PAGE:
In recent years, there has been renewed attention to crimes that are committed as a result of an individual’s race, religion, or perceived sexual orientation. This concern was heightened after the brutal murders of Matthew Shepard and James Byrd Jr., the first for his sexual orientation and the second for his race.
Congress widened the Civil Rights Act of 1968 to include other categories of hate crimes
In the Civil Rights Act of 1968, Congress had already provided for federal investigation and prosecution on crimes involving race, color, religion or national origin. In 2009, Congress widened this law with the passage of the Matthew Shepard and James Byrd Jr. Hate Crimes Prevention Act. Consistent with the Supreme Court decision in Wisconsin v. Mitchell (1993), the law was designed to provide enhanced penalties in hate crimes also involving “gender, sexual orientation, gender identity, or disability” that was in or affected interstate or foreign commerce. Because of First Amendment concerns, the law does not penalize speech per se unless the speech is intended to incite violence.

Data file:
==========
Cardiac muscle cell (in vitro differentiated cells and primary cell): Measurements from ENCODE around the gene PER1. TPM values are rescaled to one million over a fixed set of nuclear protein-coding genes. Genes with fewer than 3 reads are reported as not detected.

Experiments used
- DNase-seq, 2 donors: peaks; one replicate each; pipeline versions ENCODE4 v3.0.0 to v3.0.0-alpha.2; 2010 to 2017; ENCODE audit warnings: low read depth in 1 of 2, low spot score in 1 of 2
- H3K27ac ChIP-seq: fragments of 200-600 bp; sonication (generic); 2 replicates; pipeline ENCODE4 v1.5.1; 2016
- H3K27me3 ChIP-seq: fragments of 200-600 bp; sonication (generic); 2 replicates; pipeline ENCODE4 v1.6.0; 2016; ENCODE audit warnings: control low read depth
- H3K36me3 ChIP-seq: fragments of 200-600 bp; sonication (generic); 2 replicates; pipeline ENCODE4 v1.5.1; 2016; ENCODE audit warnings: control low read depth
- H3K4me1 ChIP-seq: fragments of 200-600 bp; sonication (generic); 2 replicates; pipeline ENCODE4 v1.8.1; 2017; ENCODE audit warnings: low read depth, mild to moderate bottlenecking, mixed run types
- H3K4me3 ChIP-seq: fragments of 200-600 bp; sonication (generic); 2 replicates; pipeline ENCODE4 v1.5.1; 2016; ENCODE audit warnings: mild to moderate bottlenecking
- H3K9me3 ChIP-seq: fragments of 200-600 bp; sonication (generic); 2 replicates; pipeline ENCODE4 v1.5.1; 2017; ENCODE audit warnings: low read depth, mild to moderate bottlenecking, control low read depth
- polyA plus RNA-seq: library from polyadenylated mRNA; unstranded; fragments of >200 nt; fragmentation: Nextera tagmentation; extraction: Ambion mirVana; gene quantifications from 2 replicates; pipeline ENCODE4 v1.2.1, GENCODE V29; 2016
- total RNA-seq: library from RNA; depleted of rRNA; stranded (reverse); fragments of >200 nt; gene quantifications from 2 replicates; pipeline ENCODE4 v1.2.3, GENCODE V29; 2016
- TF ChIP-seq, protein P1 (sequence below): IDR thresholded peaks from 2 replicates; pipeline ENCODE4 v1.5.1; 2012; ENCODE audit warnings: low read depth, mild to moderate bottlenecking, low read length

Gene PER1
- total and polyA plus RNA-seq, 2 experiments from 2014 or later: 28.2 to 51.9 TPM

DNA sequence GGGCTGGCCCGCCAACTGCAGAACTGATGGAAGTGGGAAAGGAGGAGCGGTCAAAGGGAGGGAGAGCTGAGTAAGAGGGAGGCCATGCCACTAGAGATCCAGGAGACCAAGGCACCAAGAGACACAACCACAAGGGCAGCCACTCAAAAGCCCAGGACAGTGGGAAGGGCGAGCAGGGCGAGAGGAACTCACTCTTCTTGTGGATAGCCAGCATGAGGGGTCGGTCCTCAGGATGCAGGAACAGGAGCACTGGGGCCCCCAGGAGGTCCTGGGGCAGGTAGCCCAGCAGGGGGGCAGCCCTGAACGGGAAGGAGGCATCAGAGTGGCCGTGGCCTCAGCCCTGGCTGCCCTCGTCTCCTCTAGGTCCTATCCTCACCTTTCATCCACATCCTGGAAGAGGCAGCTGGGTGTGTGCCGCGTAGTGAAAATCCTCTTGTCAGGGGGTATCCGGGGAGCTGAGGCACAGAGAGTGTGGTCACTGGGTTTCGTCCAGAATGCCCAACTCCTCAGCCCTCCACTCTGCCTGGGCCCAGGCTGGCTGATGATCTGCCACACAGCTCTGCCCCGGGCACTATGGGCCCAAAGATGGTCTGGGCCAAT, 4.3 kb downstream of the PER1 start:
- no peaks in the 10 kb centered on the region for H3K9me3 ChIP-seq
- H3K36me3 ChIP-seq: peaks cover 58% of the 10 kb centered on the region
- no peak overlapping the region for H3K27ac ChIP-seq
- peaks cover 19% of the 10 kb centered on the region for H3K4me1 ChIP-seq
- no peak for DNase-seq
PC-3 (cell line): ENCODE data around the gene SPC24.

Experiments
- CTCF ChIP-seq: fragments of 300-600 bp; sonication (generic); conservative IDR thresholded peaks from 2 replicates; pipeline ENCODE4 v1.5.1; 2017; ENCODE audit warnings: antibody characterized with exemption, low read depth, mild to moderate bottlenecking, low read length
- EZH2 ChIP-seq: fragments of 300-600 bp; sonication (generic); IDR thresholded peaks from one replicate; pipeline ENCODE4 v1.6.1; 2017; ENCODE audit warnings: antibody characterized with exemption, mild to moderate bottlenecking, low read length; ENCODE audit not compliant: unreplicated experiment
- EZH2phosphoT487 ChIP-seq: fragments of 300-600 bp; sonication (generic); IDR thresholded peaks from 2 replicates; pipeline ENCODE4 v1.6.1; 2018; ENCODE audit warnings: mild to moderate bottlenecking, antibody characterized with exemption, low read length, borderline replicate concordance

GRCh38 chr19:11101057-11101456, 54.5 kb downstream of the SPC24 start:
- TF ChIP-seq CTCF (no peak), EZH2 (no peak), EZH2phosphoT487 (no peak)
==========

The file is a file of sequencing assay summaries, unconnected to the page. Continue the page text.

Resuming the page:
There have been a number of successful prosecutions under the law.
John Vile is a professor of political science and dean of the Honors College at Middle Tennessee State University. He is co-editor of the Encyclopedia of the First Amendment. This article was originally published in 2017.